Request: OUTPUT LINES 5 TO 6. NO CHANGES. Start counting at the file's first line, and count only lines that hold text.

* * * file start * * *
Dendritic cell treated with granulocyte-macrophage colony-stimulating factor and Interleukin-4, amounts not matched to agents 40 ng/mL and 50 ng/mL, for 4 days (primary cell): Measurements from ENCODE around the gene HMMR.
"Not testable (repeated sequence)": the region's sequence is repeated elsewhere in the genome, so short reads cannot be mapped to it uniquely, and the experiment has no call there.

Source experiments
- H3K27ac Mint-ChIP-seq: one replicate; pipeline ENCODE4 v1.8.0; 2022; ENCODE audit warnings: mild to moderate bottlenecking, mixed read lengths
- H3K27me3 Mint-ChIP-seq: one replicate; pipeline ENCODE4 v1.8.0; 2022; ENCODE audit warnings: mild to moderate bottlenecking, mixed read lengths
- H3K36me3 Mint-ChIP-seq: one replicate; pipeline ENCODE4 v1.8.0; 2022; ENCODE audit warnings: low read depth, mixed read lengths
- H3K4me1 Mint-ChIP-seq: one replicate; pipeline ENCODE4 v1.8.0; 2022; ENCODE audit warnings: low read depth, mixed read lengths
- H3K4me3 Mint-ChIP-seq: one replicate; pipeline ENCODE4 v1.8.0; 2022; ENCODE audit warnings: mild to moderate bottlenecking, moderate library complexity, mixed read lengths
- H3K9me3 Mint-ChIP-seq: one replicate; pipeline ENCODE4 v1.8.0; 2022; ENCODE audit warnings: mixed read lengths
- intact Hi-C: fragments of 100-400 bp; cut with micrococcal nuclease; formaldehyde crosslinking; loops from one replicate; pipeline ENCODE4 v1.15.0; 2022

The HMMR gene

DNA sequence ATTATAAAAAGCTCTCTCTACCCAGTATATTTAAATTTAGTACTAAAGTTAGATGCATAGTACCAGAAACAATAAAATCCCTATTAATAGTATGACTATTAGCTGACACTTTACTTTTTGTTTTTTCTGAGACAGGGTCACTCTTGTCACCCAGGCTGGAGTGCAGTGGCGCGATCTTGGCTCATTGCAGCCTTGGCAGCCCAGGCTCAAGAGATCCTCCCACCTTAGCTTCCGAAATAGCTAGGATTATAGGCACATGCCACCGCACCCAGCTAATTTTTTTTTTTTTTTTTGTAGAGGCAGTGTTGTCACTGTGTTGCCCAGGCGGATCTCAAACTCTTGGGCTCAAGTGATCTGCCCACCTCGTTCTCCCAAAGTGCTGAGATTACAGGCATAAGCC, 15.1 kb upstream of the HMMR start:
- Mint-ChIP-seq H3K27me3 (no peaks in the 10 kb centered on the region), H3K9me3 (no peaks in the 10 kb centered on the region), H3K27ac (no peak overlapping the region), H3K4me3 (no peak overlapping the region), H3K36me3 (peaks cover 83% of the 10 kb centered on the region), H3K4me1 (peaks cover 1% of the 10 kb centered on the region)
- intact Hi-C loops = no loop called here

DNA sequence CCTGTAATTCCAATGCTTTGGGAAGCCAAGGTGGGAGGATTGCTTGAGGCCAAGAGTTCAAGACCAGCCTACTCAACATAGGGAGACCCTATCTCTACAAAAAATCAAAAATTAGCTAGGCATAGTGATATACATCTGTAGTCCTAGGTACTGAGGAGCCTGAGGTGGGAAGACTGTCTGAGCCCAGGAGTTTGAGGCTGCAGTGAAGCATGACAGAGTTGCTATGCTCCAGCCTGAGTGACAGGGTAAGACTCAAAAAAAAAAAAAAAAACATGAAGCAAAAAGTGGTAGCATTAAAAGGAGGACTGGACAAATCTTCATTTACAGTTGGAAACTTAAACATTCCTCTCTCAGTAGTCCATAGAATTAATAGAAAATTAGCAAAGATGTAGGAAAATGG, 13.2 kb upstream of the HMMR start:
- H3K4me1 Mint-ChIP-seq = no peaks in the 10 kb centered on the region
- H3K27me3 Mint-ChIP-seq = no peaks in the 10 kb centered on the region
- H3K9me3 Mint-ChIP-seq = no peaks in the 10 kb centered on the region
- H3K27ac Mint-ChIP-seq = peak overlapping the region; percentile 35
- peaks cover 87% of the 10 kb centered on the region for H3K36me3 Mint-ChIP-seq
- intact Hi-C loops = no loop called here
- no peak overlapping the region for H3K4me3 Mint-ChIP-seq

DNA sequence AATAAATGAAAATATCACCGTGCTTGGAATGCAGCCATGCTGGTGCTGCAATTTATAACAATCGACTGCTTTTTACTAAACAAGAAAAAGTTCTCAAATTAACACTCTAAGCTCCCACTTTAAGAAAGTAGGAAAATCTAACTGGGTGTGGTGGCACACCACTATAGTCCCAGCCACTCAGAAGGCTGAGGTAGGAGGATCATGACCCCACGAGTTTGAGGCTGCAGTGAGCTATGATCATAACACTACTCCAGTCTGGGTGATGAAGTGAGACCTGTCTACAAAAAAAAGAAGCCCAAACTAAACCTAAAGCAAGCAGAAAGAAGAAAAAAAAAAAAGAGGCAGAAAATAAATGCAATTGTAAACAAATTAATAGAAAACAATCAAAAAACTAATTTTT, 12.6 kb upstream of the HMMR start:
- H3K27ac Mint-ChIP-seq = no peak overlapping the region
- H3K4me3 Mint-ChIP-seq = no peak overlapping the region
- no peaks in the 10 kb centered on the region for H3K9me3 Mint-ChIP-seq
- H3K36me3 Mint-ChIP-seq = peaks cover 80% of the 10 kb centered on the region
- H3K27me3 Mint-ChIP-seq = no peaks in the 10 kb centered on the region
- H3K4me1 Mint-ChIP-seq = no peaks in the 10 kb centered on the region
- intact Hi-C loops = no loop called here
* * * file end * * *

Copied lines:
- H3K27me3 Mint-ChIP-seq: one replicate; pipeline ENCODE4 v1.8.0; 2022; ENCODE audit warnings: mild to moderate bottlenecking, mixed read lengths
- H3K36me3 Mint-ChIP-seq: one replicate; pipeline ENCODE4 v1.8.0; 2022; ENCODE audit warnings: low read depth, mixed read lengths